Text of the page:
Sunday, 12 January 2014

Pigments of my imagination

Some of the most enjoyable experiments last term involved the use of coloured solutions ranging from copper sulphate, for demonstrating the relationship between light absorbance and concentration to column chromatography. We also used milk to demonstrate the way in which salts such as ammonium sulphate and acids, such as acetic acid, could be used to fractionate proteins. Of course we also used ion exchange chromatography to separate proteins in milk on the basis of their surface charge. And of course, as you know milk is white. 

So why are some metal salts colourless in aqueous solution and why are dyes (and the salts of some metals, such as copper sulphate) red, orange, green etc? Recall that we selected a specific wavelength of light to measure the relationship between the colour intensity of copper sulphate, this is because the specific arrangement of electrons in these compounds (or molecules) leads to the absorbance of certain wavelengths of light and the emitted light is now coloured. This relationship between light (photons) and matter is at the heart of biology in the form of photosynthesis. Refer to you class sheets for the structures of the dyes that we used: you will notice that they all contain aromatic rings and these ring structures contain "delocalised" electrons which often (but not always) give rise to the spectral characteristics of the molecule. Since the energy of a photon is inversely proportional to its wavelength. light of shorter wavelength has more energy than longer wavelengths and we can draw conclusions about the energy states of molecules from such experiments. This is again a major aspect of the Biophysics of photosynthesis.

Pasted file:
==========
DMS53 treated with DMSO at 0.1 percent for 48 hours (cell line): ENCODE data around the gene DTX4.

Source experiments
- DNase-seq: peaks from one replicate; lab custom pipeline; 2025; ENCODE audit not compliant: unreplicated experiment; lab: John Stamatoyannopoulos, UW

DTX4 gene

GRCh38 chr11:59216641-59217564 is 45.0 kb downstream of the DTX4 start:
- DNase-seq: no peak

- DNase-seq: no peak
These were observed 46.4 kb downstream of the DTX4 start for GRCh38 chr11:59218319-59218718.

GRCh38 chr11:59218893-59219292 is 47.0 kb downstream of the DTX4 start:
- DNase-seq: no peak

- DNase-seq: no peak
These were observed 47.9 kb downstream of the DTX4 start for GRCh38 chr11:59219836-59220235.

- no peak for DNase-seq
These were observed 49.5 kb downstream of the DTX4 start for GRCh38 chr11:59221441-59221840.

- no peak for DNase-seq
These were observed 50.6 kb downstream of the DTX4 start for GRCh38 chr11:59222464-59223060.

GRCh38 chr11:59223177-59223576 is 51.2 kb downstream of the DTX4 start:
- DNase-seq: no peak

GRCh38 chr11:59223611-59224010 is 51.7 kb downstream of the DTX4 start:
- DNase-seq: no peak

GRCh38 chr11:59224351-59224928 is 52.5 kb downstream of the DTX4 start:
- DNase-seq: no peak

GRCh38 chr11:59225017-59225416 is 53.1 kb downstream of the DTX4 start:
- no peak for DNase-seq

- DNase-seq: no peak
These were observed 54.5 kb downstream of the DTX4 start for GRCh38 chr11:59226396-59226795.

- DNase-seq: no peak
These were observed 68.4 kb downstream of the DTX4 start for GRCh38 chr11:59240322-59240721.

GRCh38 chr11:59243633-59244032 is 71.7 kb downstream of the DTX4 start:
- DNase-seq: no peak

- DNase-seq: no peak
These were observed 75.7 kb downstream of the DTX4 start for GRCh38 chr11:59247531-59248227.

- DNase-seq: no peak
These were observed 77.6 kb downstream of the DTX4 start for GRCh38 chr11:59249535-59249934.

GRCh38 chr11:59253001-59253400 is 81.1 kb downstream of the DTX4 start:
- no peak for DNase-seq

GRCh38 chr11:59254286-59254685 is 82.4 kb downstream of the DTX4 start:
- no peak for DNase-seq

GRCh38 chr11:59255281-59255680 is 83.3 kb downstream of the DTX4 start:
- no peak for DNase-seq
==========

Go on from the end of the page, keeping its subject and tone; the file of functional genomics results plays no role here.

The importance of many vitamins in Biology is a result of their role at the heart of many proteins including haemoglobin (which contains a form of porphyrin and iron, called haem) which transports oxygen around our cardiovascular system. Some enzymes are bright yellow in colour, owing to the presence of a flavin molecule, which facilitates the chemistry of catalysis that sometimes cannot be carried out by amino acids that make up the active site of the enzyme. You will also come to realise that energy in the form of the molecule ATP (adenosine triphosphate) is synthesised in the mitochondria following our metabolism of carbohydrates and fats via a series of complex events driven by electron flow between the haem components of a group of proteins called cytochromes. This process, which was first properly understood by the British
Biochemist Peter Mitchell, from his private laboratory on Bodmin Moor and around 30 years later, another British Biochemist, John Walker provided an important answer to the molecular framework of this phenomenon, when he determined the structure of one of the first molecular motors that couples electron and proton flow to ATP synthesis: the mitochondrial ATPase is shown on the right (or below). Isn't it an amazing molecule! Both scientists shared in separate Nobel Prizes. So understanding dyes can help us appreciate the way in which energy in the form of electrons within molecules can help us appreciate how Nature is able to mobilise energy from food and sunlight.

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